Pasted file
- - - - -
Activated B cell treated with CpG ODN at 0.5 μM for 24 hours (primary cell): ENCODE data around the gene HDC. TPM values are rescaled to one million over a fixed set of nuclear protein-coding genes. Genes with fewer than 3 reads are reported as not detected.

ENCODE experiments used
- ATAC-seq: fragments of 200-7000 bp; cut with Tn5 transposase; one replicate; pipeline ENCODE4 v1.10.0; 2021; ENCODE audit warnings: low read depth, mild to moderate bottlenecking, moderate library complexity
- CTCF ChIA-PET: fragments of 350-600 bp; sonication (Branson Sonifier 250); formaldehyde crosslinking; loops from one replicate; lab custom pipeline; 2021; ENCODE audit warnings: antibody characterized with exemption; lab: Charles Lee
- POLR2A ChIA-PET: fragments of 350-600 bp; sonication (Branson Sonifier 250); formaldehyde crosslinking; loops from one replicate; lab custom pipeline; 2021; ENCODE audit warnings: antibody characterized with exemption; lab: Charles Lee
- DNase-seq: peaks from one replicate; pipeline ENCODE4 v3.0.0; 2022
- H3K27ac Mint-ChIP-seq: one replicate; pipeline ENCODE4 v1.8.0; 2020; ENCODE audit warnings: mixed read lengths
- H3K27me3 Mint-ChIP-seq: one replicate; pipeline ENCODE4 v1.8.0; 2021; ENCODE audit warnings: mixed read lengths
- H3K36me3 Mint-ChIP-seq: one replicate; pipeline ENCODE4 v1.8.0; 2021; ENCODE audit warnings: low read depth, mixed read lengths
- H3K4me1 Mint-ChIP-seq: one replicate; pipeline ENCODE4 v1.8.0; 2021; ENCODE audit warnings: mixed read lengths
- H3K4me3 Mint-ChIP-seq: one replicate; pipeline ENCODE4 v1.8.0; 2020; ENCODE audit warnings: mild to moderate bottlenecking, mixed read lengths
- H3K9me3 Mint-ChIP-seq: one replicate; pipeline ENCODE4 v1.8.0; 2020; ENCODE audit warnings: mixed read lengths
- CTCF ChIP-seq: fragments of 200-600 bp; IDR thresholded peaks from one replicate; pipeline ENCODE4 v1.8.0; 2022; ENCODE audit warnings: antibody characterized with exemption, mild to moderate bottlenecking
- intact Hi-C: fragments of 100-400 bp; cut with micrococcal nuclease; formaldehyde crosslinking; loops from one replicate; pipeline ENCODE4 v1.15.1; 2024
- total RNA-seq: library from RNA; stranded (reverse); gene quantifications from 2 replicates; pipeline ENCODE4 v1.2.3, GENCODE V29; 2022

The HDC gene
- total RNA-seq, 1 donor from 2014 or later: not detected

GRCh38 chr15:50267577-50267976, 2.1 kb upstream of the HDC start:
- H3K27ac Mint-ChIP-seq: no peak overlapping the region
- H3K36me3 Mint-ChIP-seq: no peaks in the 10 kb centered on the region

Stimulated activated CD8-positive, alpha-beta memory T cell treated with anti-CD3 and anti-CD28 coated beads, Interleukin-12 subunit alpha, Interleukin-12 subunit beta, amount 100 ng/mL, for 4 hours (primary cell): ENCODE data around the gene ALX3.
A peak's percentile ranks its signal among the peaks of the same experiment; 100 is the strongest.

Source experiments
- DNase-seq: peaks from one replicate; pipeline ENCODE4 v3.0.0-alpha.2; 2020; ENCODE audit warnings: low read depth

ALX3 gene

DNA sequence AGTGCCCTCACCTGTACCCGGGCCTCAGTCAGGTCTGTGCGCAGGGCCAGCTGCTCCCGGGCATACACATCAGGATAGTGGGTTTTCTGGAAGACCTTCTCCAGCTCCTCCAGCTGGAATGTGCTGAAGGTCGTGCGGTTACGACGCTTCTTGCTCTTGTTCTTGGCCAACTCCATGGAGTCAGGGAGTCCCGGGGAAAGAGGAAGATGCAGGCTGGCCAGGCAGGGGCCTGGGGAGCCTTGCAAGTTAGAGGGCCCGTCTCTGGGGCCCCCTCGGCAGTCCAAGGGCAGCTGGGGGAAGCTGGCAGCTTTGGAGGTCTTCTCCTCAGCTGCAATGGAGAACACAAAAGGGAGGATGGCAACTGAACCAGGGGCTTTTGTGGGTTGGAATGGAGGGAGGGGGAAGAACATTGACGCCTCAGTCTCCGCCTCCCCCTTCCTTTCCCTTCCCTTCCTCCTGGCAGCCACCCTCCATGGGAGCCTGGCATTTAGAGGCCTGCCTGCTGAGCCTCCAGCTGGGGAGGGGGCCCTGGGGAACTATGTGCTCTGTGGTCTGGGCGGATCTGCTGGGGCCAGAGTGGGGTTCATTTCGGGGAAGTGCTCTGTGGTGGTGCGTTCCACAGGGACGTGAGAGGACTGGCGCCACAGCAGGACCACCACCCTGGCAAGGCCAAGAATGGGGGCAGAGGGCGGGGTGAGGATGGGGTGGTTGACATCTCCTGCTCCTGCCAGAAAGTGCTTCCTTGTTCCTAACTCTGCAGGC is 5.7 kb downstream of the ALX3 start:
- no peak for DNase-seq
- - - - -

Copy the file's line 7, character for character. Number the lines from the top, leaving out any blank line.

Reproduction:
- H3K27ac Mint-ChIP-seq: one replicate; pipeline ENCODE4 v1.8.0; 2020; ENCODE audit warnings: mixed read lengths